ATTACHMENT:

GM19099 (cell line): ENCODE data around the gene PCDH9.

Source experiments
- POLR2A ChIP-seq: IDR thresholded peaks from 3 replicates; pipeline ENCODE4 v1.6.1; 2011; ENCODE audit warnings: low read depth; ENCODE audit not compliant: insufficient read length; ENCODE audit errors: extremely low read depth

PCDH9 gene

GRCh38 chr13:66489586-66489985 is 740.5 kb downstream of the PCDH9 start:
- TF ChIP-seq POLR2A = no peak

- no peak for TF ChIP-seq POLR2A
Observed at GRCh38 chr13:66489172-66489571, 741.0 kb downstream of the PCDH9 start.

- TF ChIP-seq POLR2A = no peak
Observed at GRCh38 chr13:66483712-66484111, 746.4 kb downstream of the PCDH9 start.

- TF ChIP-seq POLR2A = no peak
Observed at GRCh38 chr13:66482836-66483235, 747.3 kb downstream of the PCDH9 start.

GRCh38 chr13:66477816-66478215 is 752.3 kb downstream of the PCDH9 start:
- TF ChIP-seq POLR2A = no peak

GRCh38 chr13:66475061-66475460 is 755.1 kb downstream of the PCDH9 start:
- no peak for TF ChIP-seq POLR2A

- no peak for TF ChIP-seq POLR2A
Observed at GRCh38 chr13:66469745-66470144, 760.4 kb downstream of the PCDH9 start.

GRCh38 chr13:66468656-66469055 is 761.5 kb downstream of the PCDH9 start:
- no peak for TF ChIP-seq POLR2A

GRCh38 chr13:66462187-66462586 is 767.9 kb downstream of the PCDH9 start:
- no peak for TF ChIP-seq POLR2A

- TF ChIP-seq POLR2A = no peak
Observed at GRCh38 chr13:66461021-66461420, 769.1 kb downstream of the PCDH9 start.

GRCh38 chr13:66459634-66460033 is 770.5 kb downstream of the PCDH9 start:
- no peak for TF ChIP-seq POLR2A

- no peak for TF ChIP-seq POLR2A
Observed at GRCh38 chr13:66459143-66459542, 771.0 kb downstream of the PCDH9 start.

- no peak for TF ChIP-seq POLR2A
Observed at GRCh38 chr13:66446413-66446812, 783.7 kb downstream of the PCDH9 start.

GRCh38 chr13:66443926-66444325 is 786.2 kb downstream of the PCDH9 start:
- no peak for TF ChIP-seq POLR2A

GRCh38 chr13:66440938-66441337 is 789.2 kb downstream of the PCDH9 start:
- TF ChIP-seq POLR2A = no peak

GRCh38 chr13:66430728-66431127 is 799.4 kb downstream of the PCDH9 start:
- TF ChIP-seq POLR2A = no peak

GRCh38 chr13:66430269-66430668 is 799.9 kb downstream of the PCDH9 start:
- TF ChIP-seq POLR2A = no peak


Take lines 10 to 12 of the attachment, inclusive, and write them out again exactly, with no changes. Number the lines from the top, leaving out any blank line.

Observed at GRCh38 chr13:66483712-66484111, 746.4 kb downstream of the PCDH9 start.

- TF ChIP-seq POLR2A = no peak
Observed at GRCh38 chr13:66482836-66483235, 747.3 kb downstream of the PCDH9 start.